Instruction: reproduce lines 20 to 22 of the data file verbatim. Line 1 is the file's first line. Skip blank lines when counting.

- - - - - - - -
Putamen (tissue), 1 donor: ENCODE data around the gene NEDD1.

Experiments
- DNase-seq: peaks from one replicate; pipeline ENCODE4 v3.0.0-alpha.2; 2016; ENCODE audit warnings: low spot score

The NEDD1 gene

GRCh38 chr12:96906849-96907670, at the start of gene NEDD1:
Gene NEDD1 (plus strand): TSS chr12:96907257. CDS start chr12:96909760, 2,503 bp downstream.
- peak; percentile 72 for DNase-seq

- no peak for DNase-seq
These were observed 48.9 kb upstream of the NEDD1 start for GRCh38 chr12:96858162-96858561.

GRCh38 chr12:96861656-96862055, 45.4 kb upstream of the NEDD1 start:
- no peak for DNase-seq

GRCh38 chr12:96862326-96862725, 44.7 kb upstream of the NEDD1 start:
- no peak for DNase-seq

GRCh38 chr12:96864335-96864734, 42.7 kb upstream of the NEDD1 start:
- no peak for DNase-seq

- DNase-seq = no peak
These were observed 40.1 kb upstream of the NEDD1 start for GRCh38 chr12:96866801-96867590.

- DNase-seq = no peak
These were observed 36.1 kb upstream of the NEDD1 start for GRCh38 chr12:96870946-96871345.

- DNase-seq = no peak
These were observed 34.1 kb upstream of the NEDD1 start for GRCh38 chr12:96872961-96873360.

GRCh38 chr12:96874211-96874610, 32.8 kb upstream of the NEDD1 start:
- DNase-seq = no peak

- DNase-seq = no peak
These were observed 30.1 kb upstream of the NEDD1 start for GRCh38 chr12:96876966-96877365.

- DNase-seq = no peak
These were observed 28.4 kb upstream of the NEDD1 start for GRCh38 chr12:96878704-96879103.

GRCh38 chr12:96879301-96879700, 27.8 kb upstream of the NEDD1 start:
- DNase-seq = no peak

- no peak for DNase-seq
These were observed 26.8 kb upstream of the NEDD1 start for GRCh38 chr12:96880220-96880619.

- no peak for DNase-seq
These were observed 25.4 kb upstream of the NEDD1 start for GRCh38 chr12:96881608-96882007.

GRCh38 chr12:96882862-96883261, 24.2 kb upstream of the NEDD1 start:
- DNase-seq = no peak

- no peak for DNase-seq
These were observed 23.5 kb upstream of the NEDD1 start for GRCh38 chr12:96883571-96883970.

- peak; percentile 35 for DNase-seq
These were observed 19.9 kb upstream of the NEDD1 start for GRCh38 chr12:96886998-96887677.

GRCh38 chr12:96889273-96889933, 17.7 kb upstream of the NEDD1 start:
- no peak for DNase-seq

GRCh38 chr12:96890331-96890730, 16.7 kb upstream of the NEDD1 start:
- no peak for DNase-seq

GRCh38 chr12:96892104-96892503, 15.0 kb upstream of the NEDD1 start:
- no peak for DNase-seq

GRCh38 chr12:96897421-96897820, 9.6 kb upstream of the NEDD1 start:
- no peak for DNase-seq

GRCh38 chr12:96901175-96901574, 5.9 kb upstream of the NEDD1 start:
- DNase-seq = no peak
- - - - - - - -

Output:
- DNase-seq = no peak
These were observed 34.1 kb upstream of the NEDD1 start for GRCh38 chr12:96872961-96873360.

GRCh38 chr12:96874211-96874610, 32.8 kb upstream of the NEDD1 start: